The Evolution of Playing Games at Work: Advanced Gamification
How does your organization define gamification? Choose your answer below.
If your answer is, “A game, like Angry Birds or Halo,” go to #1.
If your answer is, “A points, badges and leaderboard system,” go to #2.
If your answer is, “The application of game psychology, principles and mechanics to content,” go to #3.
You fall into the Sarlacc and are slowly digested over a thousand years. Go back. dddddd
You turn into a werewolf, cursed to prowl the night forever. Go back.
Ding, ding, ding! That is correct. Continue.
Gamification is one of those buzzwordy concepts that was going to change the world of training and development a few years back. It seems like every Fortune 500 learning and development team jumped on the bandwagon.
Unfortunately, it also caused a lot of confusion. Everyone had a different idea of what gamification meant and how it was supposed to be implemented. What these innovators ended up with, in many cases, was a mess of half-thought through, poorly-executed and implemented ideas that didn’t move the employee engagement or learning needle.
Let’s take a look at the pros and cons of each of the three types of gamification mentioned above and examine where gamification goes from here.
1. Let’s play a game: games as gamification
With millions of downloads and countless hours spent playing, there’s no denying that games like Candy Crush and Monument Valley are exceedingly popular. They are fun and motivate people to stay engaged, at least at a high level, for short bursts of time. They can even be used to teach some basic concepts.
But the majority of games, including many learning games, are the equivalent of junk food. A lot of sugary eye candy with very little substance. Sure, it might be fun, but it’s mostly empty calories. Even worse, when presenting learning content within a game, there tends to be a split between the two: explore this 3D world or putt this ball into a hole, then read some text and answer a question. It does nothing to make boring content engaging, or add value, other than providing a bit of distraction between learning content.
Ultimately, the core game itself often gets in the way of learning, can become frustrating (particularly for users that just want to get the info and get out), and if the game doesn’t appeal to a player, learning just isn’t happening.
On top of all this, the game industry has set a high bar when it comes to producing quality experiences. Games that aren’t up to par are deleted and replaced in a matter of seconds. This has conditioned today’s audiences (your learners included) to have an exceedingly low tolerance for anything less than premium. Unfortunately, most HR and training departments don’t have the budget, knowledge or resources to compete with this market, and a learners attention is lost from the get go.
Companies have tried to engage us to create these types of experiences, and we almost always pass. They might work in some instances, but we’ve yet to see one that was truly effective long term (outside of teaching kids).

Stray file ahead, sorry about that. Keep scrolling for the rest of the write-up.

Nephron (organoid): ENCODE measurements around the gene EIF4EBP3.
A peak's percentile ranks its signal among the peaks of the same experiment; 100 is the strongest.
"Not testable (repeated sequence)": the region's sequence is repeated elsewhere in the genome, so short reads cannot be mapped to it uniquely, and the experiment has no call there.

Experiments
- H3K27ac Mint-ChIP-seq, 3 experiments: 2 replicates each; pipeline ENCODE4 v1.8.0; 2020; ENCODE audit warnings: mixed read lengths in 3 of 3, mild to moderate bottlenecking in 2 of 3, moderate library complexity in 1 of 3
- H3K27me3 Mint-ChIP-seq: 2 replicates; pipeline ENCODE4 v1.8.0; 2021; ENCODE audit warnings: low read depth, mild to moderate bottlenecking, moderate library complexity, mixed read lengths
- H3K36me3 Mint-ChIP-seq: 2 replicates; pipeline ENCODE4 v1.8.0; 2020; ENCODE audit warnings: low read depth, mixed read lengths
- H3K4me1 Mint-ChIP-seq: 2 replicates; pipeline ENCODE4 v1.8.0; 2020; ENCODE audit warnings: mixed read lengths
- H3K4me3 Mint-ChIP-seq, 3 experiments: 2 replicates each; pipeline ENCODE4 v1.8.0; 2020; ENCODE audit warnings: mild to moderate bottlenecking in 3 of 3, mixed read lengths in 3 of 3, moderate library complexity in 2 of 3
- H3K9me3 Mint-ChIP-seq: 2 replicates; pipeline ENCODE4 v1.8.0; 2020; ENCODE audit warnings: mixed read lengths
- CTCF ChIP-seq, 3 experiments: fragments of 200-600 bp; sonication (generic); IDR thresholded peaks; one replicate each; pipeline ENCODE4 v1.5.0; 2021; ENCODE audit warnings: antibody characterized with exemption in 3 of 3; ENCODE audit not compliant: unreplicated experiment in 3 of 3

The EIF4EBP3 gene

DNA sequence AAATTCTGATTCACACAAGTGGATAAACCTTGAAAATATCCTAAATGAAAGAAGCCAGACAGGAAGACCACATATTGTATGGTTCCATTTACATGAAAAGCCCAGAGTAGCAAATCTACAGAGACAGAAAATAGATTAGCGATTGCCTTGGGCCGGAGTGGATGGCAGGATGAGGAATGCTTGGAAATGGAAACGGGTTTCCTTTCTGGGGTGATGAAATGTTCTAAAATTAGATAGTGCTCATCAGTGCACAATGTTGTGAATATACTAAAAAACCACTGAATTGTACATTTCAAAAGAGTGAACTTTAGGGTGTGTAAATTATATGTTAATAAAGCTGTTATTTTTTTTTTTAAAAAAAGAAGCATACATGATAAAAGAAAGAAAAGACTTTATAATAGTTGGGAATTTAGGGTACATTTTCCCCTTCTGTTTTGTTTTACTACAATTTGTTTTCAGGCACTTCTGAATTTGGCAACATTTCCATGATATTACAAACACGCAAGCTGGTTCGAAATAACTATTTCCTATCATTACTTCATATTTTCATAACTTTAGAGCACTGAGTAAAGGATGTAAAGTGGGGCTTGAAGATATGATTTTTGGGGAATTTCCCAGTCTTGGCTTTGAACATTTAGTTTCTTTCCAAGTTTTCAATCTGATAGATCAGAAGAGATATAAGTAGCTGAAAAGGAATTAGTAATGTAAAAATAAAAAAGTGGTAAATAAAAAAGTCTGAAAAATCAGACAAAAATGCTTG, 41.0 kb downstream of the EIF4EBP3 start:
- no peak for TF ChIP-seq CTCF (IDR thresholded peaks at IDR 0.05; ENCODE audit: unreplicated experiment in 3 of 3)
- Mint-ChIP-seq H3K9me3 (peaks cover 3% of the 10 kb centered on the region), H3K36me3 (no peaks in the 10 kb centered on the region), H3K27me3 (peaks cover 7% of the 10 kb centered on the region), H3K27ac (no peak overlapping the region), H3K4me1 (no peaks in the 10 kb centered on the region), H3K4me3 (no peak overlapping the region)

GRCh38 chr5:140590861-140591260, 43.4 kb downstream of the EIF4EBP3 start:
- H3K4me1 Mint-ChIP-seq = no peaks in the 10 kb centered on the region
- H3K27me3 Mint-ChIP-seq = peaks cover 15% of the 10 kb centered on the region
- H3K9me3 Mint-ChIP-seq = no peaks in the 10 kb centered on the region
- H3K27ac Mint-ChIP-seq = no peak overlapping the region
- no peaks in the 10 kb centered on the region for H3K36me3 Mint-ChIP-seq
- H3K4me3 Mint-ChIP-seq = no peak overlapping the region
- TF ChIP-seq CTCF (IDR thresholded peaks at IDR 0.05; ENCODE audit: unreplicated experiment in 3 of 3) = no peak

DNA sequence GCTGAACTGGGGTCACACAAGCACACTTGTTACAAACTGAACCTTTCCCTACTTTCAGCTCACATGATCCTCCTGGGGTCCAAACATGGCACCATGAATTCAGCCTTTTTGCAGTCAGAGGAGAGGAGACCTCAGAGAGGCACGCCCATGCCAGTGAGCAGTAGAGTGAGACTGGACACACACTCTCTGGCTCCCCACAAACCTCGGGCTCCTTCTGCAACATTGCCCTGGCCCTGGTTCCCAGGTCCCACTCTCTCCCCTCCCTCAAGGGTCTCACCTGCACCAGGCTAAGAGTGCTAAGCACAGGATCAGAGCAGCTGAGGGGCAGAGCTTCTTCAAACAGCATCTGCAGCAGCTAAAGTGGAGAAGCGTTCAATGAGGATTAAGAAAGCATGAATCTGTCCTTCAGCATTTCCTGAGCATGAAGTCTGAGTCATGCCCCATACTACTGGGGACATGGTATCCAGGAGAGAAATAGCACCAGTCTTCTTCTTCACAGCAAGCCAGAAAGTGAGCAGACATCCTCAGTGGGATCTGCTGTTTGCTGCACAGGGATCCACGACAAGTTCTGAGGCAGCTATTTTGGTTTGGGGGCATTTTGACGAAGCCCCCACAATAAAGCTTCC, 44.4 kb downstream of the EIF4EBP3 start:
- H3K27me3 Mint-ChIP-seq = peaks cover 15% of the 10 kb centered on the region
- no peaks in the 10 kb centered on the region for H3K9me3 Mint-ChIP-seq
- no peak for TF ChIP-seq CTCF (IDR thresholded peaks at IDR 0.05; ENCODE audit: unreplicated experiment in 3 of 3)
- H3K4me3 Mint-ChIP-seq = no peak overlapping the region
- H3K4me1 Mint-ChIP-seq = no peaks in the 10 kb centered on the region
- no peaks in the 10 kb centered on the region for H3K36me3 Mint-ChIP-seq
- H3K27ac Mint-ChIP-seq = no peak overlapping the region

• High-level engagement in short bursts
• Medium price range
• Mostly empty calories
• Gets in the way of learning
• Off-putting to some
• Often doesn’t add value to content
• Difficult to explore complex topics
• Quality doesn’t live up to audience expectations
2. Collect ’em all: PBLs
Points, badges and leaderboard systems (PBLs) are probably the most popular and well-known form of gamification because of how simple they are to ideate and execute. Figure out the actions you want to incentivize, assign points, come up with some clever badge themes, and you’re gamified. It’s why you can find them in everything from fitness apps to your company’s internal social site.
Over the years, we’ve implemented several PBLs as part of a larger learning and gamification strategy. They’ve proven to be quite effective in spurring friendly competition among teammates and encouraging employee participation — again, when used as part of a larger strategy.
However, learning engagement driven solely by PBL systems tends to taper off long term. Tasks and rewards become repetitive, and the newness wears off. The system also requires a company-wide commitment to keeping content fresh (and becomes the first thing to fall by the wayside when other work needs to get done).
That says nothing of the people that are simply not motivated by competition — what works great for a sales department might discourage a development team or another department.
When we speak with potential clients interested in gamification, many believe they want a standalone PBL system. The trouble with this, as broken down by gamification pioneer Yu-kai Chou, is that you end up with a “shell of a game experience.”
In his book, “Actionable Gamification: Beyond Points, Badges, and Leaderboards,” Chou has this to say:
“Many ‘experts’ of limited experience are only familiar with how to implement PBL mechanics and even though these sometime create value, most of them completely miss the point of engaging the user. It is not unusual for users to feel insulted by shallow shell mechanics.
If you ask any gamer what makes a game fun, they will not tell you it’s because of the PBLs. They play it because there are elements of strategy, because it’s a great way to hangout with friends, or they want to challenge themselves. The points and badges are often an added bonus that’s nice to have depending on the context.”
All that being said, PBLs have their place. Unfortunately, too many companies and vendors are willing to just bolt one of these systems onto boring content and call it good.
• Encourages friendly competition
• Taps into desire to collect
• Provides short-term motivation